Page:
The evolution of music

This post is a guest contribution from James Gaines, who lives in Seattle, Washington and holds a Bachelors in Biology from the University of Puget Sound. James writes about natural history at The Glyptodon and is part of a fiction group at now we have to go to the hospital. He’s currently looking into science journalism graduate programs.

If you’d like to write a guest post for Nothing in Biology Makes Sense!, email Jeremy.

“Since music is the only language with the contradictory attributes of being at once intelligible and untranslatable, the musical creator is a being comparable to the gods, and music itself the supreme mystery of the science of man.” –Claude Levi-Strauss (1970)

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The Divje Babe bone is old, tens of thousands of years old, a shade less than a foot long and somewhat ugly. Its surface is mottled and rough. It is obviously the fragment of a larger piece – cracks run down its length and the ends have been snapped off. The incompleteness of the thing seems enhanced by two holes in the middle of the bone’s length. But these holes are different. They stare out like eyes, identical in size, perfectly centered, and perfectly artificial. It takes you a moment, but then you see.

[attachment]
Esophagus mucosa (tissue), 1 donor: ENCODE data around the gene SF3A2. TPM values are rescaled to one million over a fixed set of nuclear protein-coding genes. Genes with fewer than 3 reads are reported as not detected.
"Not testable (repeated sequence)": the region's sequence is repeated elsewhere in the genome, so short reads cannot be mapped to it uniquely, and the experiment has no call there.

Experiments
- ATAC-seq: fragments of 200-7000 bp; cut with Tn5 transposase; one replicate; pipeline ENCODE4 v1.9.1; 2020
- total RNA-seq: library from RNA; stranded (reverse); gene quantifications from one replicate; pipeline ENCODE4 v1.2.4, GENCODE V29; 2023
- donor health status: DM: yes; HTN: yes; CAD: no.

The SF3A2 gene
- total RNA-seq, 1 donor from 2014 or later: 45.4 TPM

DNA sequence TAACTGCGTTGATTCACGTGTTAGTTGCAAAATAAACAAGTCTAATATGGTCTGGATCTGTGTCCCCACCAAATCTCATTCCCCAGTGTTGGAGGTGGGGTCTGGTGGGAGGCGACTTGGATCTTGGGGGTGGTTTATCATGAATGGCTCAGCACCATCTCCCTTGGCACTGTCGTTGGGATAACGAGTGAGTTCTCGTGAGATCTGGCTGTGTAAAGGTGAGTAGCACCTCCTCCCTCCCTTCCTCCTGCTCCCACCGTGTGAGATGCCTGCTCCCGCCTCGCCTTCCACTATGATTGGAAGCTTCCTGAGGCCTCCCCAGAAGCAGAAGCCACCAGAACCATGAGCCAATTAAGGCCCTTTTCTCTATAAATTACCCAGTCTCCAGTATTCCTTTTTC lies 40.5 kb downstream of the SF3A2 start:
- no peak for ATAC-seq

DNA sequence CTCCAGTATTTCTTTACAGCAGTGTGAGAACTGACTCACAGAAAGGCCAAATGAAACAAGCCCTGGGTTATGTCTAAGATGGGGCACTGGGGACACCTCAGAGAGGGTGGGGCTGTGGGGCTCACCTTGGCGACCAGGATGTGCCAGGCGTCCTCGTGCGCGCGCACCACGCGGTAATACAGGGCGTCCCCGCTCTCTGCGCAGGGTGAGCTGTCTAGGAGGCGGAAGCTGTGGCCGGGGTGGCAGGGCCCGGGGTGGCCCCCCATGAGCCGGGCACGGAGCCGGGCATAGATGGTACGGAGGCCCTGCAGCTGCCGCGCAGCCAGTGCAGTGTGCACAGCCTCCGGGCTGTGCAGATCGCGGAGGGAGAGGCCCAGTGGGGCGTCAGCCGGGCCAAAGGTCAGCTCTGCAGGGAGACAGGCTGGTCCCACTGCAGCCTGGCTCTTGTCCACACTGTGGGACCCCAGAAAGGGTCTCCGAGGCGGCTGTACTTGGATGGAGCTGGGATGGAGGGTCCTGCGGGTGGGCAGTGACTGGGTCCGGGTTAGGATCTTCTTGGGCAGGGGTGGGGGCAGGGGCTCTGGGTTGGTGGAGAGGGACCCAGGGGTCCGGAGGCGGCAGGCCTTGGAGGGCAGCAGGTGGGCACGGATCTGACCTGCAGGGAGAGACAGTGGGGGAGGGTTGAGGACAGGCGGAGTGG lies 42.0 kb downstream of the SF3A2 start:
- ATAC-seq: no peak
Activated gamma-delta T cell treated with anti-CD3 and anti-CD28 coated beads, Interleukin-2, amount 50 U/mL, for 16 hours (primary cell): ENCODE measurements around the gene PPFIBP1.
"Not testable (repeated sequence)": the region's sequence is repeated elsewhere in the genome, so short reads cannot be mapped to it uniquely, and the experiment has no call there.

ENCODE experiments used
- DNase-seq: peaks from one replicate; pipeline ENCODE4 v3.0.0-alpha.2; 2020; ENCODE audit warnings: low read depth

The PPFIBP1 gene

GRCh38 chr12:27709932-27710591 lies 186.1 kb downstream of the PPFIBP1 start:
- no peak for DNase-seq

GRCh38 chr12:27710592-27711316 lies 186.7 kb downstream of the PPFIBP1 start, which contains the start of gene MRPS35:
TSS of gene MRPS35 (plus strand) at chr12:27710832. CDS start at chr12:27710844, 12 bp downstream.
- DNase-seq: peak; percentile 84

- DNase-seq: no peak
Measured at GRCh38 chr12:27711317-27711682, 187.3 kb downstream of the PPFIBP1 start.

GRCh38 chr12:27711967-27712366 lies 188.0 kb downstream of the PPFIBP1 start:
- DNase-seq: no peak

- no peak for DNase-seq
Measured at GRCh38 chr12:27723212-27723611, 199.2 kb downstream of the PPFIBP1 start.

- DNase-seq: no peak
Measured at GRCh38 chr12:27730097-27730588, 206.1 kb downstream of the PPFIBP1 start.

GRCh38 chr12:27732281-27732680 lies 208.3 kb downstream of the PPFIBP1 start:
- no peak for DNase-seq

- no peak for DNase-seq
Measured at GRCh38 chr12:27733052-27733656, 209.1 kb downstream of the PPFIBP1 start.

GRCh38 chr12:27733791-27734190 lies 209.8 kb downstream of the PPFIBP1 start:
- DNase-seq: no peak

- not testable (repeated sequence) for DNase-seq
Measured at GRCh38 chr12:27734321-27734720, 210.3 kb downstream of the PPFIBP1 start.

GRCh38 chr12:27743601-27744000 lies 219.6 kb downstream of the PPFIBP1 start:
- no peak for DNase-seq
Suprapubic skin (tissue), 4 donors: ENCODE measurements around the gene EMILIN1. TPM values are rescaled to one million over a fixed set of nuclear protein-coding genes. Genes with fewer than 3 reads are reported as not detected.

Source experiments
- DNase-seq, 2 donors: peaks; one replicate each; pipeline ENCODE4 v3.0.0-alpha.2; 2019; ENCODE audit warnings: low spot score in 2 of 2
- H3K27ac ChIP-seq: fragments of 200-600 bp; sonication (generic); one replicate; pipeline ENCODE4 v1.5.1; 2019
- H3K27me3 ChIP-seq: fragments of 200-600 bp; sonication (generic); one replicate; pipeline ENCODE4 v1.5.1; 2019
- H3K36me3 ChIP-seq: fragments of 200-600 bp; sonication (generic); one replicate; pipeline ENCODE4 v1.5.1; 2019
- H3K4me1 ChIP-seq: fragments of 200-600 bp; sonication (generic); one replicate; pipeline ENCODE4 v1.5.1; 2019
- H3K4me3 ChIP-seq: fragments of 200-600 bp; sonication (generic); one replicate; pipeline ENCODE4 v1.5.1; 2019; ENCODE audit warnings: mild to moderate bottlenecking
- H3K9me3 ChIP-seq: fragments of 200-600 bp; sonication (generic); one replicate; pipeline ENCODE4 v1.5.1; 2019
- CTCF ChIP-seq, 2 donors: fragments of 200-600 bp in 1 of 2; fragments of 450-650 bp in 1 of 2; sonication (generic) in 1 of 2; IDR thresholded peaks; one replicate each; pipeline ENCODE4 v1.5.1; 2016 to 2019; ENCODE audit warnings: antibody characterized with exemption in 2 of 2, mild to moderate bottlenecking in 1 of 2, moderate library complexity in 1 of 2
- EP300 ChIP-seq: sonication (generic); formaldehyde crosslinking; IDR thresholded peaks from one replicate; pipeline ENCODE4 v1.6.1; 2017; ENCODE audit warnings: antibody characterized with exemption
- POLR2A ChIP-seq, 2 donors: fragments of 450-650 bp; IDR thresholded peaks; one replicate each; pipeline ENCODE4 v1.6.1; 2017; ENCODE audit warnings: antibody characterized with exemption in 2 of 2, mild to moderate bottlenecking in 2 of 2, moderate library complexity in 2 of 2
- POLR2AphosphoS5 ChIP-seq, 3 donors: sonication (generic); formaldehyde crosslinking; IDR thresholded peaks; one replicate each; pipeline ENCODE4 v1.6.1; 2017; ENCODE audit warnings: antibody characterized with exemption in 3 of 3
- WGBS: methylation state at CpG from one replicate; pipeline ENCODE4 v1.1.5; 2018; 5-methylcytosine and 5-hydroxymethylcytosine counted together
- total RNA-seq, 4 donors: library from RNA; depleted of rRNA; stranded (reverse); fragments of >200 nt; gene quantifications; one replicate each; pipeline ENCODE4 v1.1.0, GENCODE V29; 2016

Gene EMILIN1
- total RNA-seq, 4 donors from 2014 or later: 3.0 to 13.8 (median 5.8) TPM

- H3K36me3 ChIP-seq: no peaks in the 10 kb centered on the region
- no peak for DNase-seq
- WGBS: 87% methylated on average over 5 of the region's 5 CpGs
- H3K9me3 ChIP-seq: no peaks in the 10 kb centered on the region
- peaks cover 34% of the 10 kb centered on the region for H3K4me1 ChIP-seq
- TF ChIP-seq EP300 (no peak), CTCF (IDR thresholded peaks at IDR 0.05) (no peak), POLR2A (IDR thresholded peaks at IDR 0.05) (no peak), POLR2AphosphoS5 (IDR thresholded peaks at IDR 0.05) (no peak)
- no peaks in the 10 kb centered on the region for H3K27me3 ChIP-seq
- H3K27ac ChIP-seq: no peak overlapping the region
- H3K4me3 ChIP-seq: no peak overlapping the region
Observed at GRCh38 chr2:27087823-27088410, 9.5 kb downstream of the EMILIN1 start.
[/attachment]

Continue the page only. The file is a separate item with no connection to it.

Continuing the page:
It’s a flute – 42,000 years old.

Music is one of the few social constructs that truly permeates human culture, and reasons for this have fascinated scientists and philosophers for centuries. Even Darwin himself wrote on the subject, speculating about whether and how natural selection could explain it. Today, there seem to be three major ideas behind why music evolved. These are not the only ones, but are the most prevalent.

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